The Arawak village of Wakapau (or Wakapoa) is located in the Pomeroon-Supenaam Region of Guyana, on the Wakapau River, a tributary on the west bank of the Pomeroon River, 3 kilometres (1.9 mi) from its mouth. The name originates from the Lokono word ‘Wakokwãn’, which means pigeon. The village is composed of twenty inhabited islands.
The village is one of the best examples of an Amerindian community that has not only preserved the traditional Arawak culture, but also retained its tribal language.The community consists of island settlements in the swamps surrounded by forests. The economy is based on logging, subsistence farming and boat services.
It has three primary and one secondary school.
Barima-Waini is a region of Guyana. Venezuela claims the territory as part of Guayana Esequiba.
Mabaruma is the administrative centre for Region One (Barima-Waini) of Guyana. It is located close to the Aruka River on a narrow plateau above the surrounding rainforest at an elevation of 13 metres.
Kamwatta Hill is a community in the Barima-Waini Region, in northern Guyana. Kamwatta is an Amerindian village inhabited by Warao and Arawak people.
Santa Rosa is a community in the Barima-Waini region of northern Guyana. Santa Rosa mission was established in 1840, and is one of the earliest Catholic Missions in Guyana. The village is part of the North West Amerindian District.
Assakata or Asakata is a village in Barima-Waini region, in the north of Guyana. Assakata is an Amerindian village inhabited by Warao and Arawak people, located in the swamps and marshes between the Barima and Pomeroon River.
Hosororo is a community in the Barima-Waini region of northern Guyana, on the west bank of the Aruka River, 10 km (6.2 mi) from the river's mouth, and three miles from Mabaruma.
Kartabo is a village in the Cuyuni-Mazaruni Region of Guyana.
Kabakaburi is an Amerindian village in the Pomeroon-Supenaam Region of Guyana on the Pomeroon River, 56 km (35 mi) from its mouth. The village was founded in 1845 by William Henry Brett on the location where Fort Durban used to be.
Campbelltown is an Amerindian village in the Potaro-Siparuni Region of Guyana, north of Mahdia. The village has been named after Stephen Campbell, the first Amerindian member of Parliament in Guyana.
Tumatumari is a community in the Potaro-Siparuni Region of Guyana, located some 15 km upstream of the confluence of the Potaro and Essequibo Rivers.
Aishalton is an Amerindian village that is situated in the Rupununi savannah of southern Guyana, in the Upper Takutu-Upper Essequibo Region of the country.
Koriabo is a community in the Barima-Waini region of Guyana, standing at an altitude of 36 metres. Barima and Koriba form an Amerindian community which is mainly inhabited by Warao people with a minority of Arawak and Kalina people.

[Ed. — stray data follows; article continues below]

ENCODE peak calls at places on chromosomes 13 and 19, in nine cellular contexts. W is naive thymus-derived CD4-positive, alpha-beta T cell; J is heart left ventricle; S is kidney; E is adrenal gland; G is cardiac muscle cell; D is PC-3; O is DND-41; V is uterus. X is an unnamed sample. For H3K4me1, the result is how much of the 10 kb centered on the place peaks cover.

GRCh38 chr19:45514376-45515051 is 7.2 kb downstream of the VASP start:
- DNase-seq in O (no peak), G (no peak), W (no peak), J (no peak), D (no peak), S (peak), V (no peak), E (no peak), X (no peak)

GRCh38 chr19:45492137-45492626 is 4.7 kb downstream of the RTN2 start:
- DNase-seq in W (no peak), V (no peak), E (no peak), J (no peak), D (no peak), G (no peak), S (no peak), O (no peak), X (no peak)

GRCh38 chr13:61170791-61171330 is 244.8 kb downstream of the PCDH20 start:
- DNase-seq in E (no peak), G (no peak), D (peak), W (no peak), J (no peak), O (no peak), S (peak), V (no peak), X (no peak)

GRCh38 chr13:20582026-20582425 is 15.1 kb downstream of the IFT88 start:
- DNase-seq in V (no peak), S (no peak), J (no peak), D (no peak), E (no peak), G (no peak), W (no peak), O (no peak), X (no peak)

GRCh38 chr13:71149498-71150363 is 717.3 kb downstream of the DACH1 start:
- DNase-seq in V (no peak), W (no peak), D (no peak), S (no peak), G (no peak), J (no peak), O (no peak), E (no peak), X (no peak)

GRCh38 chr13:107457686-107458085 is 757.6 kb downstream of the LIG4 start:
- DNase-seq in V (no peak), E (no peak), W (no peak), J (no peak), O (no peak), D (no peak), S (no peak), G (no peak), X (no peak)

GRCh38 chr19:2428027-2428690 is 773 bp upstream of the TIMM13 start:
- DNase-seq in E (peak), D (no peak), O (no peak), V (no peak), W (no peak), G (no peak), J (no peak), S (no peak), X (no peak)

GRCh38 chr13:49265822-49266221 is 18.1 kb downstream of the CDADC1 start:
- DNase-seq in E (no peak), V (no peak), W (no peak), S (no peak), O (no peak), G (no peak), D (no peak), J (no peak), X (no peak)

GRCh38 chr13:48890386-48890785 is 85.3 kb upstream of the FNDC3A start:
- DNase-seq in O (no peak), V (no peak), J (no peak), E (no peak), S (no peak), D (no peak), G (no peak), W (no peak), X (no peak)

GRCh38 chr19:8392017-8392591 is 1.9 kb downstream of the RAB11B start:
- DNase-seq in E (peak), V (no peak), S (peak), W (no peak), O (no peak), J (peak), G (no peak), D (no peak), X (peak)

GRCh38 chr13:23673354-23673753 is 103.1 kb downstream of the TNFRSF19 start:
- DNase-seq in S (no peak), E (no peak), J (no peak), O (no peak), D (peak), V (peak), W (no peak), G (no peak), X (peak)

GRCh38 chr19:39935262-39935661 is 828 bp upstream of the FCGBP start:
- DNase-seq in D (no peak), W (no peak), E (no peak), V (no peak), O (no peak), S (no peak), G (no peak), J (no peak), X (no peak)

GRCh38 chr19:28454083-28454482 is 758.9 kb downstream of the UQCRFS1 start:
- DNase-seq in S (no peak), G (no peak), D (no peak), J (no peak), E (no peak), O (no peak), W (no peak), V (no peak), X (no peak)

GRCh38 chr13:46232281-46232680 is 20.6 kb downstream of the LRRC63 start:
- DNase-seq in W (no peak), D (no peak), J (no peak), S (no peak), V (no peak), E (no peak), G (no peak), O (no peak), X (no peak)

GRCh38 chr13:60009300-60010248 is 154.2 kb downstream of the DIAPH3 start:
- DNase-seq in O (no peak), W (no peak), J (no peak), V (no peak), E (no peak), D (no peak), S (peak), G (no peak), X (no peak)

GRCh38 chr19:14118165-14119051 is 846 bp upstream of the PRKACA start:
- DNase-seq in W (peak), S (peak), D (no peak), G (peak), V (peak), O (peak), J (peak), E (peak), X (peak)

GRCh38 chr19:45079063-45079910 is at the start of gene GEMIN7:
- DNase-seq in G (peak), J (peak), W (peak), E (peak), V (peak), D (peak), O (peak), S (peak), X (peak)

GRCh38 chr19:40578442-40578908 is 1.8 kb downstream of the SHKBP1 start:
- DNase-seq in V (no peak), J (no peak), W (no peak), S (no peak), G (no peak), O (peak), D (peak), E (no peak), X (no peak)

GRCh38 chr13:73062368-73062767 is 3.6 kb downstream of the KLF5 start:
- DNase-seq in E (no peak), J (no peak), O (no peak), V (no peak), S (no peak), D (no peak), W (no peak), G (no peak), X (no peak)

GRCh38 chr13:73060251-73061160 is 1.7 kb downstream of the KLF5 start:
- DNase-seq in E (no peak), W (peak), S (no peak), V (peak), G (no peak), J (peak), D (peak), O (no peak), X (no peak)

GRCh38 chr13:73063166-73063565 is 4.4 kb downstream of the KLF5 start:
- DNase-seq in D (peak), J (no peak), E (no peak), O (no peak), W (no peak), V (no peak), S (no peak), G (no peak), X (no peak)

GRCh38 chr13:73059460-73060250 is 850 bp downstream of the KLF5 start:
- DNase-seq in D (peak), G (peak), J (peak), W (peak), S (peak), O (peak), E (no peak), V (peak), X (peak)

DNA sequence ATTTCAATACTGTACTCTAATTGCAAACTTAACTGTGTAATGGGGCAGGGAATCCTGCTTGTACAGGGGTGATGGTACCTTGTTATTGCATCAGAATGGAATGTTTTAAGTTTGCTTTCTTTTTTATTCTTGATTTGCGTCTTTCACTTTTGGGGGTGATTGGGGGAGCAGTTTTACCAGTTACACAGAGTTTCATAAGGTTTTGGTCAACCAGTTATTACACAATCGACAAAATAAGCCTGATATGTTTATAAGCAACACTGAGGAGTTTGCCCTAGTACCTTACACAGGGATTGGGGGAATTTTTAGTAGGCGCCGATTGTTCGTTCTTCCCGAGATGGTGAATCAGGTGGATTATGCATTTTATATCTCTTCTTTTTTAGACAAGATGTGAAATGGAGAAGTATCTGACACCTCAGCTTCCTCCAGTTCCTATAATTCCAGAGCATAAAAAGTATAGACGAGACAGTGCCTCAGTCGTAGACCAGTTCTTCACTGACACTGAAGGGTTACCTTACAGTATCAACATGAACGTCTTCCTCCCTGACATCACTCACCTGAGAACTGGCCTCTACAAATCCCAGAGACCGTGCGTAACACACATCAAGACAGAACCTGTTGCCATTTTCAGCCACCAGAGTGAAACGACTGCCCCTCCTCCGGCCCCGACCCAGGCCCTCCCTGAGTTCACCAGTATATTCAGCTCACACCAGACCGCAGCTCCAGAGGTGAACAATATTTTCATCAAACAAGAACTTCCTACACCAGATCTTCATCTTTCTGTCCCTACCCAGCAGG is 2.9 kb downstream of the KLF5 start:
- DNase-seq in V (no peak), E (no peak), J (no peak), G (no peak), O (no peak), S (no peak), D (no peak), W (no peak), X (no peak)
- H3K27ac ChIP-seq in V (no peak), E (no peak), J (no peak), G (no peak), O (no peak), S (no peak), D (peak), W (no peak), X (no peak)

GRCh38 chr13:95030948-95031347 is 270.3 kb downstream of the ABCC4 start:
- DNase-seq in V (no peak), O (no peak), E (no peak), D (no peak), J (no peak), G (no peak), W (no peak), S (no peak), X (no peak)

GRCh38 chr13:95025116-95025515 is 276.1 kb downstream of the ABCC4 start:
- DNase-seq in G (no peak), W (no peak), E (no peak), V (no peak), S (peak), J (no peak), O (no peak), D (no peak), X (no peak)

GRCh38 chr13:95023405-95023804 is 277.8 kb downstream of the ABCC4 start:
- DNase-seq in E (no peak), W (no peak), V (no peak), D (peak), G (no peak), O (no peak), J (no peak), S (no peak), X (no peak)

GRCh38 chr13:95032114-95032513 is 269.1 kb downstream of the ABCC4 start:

Bethany Village is a mission located on the Araburia River, a tributary three miles up the Supenaam River in Region #2, Essequibo in Guyana.
St. Monica Karawab is a village in the Pomeroon-Supenaam region of Guyana. The village is an Amerindian village.
Guyana, officially the Co‑operative Republic of Guyana, is a country on the northern mainland of South America. It is considered part of the Caribbean region because of its strong cultural, historical, and political ties with other Caribbean countries and the Caribbean Community (CARICOM). Guyana is bordered by the Atlantic Ocean to the north, Brazil to the south and southwest, Venezuela to the west, and Suriname to the east. With 215,000 square kilometres (83,000 sq mi), Guyana is the third-smallest sovereign state on mainland South America after Uruguay and Suriname.
Surama is an Amerindian village in the North Rupununi area and the Upper Takutu-Upper Essequibo Region of Guyana, with a population of 274 people as of 2012.
George Simon was a Guyanese Lokono Arawak artist and archaeologist. He was the founder and mentor of the Lokono Artists Group, a group of Lokono artists from Guyana, based primarily in Simon's hometown of St. Cuthbert's Mission. Simon was widely regarded as one of the leading Guyanese artists of his generation, and his paintings are notable for their explorations of Amerindian culture and the Guyanese environment. He was also recognized for his achievements as an educator, his efforts to develop opportunities for Amerindian artists in Guyana, and for his work as an archaeologist.
John Peter Bennett was a Guyanese priest and linguist. A Lokono, in 1949, he was the first Amerindian in Guyana to be ordained as an Anglican priest and canon. His linguistic work centred on preserving his native Arawak language and other Amerindian languages; he wrote An Arawak-English Dictionary (1989).
Oswald ("Ossie") Hussein is a Lokono (Arawak) artist from Guyana. Though he occasionally works in other mediums, he is best known for his wooden sculptures which explore various dimensions of Arawak Amerindian culture and tradition. Hussein first achieved national recognition when he won first prize in Guyana's National Exhibition of the Visual Arts in 1989, and since that time he has gone on to become one of Guyana's most celebrated artists and a leading figure in Guyanese sculpture. Along with his half-brother, George Simon, he is one of the most prominent members of the Lokono Artists Group. His work has been displayed in numerous exhibitions in Guyana, Barbados, and the United Kingdom.
St. Cuthbert's Mission is an Amerindian village on the Mahaica River in the Demerara-Mahaica region of Guyana. It comprises approximately 200 households. St. Cuthbert's is regarded by many people in Guyana as the "cultural capital" for Amerindians.
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